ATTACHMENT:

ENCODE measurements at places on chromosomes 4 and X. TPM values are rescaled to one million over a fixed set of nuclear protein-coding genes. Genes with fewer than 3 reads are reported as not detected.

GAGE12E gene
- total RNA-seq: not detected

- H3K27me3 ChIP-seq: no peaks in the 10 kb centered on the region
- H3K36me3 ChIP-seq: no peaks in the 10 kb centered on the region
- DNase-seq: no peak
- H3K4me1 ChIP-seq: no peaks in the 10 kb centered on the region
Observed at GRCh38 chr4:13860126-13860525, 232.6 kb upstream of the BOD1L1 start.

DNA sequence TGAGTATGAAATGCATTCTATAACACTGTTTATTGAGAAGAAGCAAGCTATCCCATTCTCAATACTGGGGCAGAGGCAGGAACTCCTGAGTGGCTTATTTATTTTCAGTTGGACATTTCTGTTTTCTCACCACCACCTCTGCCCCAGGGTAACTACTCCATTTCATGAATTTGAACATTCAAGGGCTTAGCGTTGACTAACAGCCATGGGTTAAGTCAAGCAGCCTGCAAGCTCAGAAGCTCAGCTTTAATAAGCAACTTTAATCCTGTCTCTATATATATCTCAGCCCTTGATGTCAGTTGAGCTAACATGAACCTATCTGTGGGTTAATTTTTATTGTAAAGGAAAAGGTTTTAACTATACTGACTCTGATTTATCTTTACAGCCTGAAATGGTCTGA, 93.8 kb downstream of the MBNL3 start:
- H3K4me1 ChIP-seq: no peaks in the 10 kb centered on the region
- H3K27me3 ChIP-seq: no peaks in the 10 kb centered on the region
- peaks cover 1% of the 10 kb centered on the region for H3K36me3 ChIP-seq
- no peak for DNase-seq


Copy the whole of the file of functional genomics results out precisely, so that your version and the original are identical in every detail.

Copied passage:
ENCODE measurements at places on chromosomes 4 and X. TPM values are rescaled to one million over a fixed set of nuclear protein-coding genes. Genes with fewer than 3 reads are reported as not detected.

GAGE12E gene
- total RNA-seq: not detected

- H3K27me3 ChIP-seq: no peaks in the 10 kb centered on the region
- H3K36me3 ChIP-seq: no peaks in the 10 kb centered on the region
- DNase-seq: no peak
- H3K4me1 ChIP-seq: no peaks in the 10 kb centered on the region
Observed at GRCh38 chr4:13860126-13860525, 232.6 kb upstream of the BOD1L1 start.

DNA sequence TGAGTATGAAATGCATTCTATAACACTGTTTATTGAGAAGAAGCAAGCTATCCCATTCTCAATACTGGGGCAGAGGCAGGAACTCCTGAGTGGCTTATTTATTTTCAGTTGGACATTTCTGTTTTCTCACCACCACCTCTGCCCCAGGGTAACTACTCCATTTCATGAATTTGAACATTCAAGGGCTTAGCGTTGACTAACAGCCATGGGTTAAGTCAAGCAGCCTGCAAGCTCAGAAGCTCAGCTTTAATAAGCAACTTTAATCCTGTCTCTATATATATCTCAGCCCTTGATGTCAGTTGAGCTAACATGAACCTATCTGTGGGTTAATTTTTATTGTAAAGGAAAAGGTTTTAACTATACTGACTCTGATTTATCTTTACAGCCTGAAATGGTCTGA, 93.8 kb downstream of the MBNL3 start:
- H3K4me1 ChIP-seq: no peaks in the 10 kb centered on the region
- H3K27me3 ChIP-seq: no peaks in the 10 kb centered on the region
- peaks cover 1% of the 10 kb centered on the region for H3K36me3 ChIP-seq
- no peak for DNase-seq